Although the game's premise is very simple, the process of translating it all into Scheme is more complicated. I had to define functions that governed the AUP, UFO, and the shot. The AUP's function makes it move left or right ten pixels at a time with the arrow keys. The UFO's function makes it descend and move side to side a certain number of pixels depending on the level of difficulty. It also speeds up as it descends to create the illusion of the earth's gravitational pull. The shot ascends fifteen pixels at a time from the center of the AUP when the up arrow is pressed. I then put the programs I designed for each the AUP, the UFO and the shot into one big function that controls them all. This function produces true if the player wins and false if they lose. I can then use this in the big program that takes in the players name and the level of difficulty they wish to play at and executes the whole game. It displays a personalized message with the outcome of the game..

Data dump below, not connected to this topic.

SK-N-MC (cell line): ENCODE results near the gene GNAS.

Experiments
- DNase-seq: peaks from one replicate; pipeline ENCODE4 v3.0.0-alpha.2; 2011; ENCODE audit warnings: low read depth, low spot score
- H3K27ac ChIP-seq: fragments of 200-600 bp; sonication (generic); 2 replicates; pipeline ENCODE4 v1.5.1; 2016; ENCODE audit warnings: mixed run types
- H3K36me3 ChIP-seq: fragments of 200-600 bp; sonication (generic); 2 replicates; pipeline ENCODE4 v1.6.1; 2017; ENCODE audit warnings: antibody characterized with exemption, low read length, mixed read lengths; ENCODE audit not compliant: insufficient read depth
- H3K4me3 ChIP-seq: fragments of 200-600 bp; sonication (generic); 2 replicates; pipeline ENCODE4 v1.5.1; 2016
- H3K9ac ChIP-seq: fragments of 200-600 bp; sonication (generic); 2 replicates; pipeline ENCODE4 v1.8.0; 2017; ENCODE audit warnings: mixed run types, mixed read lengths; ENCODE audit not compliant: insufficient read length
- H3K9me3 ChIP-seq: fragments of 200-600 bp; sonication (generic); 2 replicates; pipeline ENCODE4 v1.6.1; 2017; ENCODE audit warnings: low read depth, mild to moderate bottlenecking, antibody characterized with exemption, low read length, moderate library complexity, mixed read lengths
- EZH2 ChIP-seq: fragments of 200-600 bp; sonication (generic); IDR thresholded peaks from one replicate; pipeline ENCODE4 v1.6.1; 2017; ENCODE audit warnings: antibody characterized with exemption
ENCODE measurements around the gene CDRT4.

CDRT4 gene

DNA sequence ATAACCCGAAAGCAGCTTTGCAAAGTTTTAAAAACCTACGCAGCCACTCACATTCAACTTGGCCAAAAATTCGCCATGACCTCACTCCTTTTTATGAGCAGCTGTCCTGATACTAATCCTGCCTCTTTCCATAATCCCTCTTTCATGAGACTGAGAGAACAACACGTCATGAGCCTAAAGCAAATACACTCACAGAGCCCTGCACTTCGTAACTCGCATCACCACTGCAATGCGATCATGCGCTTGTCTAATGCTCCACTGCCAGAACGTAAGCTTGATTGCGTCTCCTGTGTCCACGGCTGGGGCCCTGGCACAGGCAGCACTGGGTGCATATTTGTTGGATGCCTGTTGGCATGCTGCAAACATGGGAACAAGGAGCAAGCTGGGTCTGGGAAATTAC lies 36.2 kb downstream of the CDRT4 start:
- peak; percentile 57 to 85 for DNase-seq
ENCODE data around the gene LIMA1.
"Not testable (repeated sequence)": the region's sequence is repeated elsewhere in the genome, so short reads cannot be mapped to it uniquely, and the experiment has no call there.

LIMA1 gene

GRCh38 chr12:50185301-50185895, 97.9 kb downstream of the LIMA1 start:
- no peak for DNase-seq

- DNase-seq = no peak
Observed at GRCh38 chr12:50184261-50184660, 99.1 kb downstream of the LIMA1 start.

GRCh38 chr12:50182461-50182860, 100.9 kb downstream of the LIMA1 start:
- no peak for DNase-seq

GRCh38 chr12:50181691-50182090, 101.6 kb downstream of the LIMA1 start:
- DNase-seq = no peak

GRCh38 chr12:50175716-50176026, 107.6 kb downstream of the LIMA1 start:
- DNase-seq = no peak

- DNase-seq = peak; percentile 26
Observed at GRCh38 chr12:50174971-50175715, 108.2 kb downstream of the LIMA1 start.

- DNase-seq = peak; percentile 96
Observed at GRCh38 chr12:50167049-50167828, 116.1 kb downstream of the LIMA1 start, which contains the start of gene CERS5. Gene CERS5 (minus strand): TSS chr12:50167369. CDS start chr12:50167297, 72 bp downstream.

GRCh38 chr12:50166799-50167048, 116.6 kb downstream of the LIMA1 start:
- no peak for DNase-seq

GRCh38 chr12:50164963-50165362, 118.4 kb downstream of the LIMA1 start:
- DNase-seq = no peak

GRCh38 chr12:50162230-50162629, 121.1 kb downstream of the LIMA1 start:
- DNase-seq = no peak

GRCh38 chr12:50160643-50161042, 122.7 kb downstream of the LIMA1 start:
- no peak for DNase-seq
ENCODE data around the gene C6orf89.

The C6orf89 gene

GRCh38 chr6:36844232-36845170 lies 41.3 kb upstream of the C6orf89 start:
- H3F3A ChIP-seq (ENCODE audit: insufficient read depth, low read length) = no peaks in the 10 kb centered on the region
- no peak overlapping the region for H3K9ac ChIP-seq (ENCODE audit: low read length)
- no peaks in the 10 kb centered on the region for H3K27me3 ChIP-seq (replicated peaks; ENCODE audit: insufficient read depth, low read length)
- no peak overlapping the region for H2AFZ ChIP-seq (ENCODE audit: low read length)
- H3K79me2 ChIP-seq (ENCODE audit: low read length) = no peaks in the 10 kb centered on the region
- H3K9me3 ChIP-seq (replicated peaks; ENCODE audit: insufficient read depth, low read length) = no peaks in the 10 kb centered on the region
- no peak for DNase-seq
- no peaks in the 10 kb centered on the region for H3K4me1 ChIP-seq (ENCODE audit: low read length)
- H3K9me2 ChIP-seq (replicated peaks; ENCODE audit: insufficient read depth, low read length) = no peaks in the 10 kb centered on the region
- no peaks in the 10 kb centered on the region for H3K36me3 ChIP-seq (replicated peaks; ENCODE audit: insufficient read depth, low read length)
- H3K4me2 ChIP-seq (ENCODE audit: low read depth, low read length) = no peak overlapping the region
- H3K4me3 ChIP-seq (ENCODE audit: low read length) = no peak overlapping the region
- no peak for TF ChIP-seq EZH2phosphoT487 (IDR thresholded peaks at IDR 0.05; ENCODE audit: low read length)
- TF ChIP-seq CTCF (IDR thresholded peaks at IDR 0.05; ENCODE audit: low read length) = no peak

The game worked as it should.
One of the biggest problems was getting the UFO to register as hit at the right time. First, when the shot hit the UFO it would work correctly. But if the shot did not hit and the UFO moved back over the path that the shot traveled, it saw it as hit. Then, in trying to fix that problem I changed the function that determines whether the UFO has been hit by the shot so that nothing registers as hit. I went back and forth between these results for a while before I finally realized what my problem was. I had been saying that the shot just had to be higher than the UFO to be hit. That was why when it had gone past, it would still register as hit when the UFO came back: because it was higher. So I changed the function to include that the shot had to be higher than the bottom of the UFO but lower than the top of the UFO.
This Mathematical project designed and programmed a simple video game using the programming language Scheme.
Science Fair Project done By Connor S. Ferguson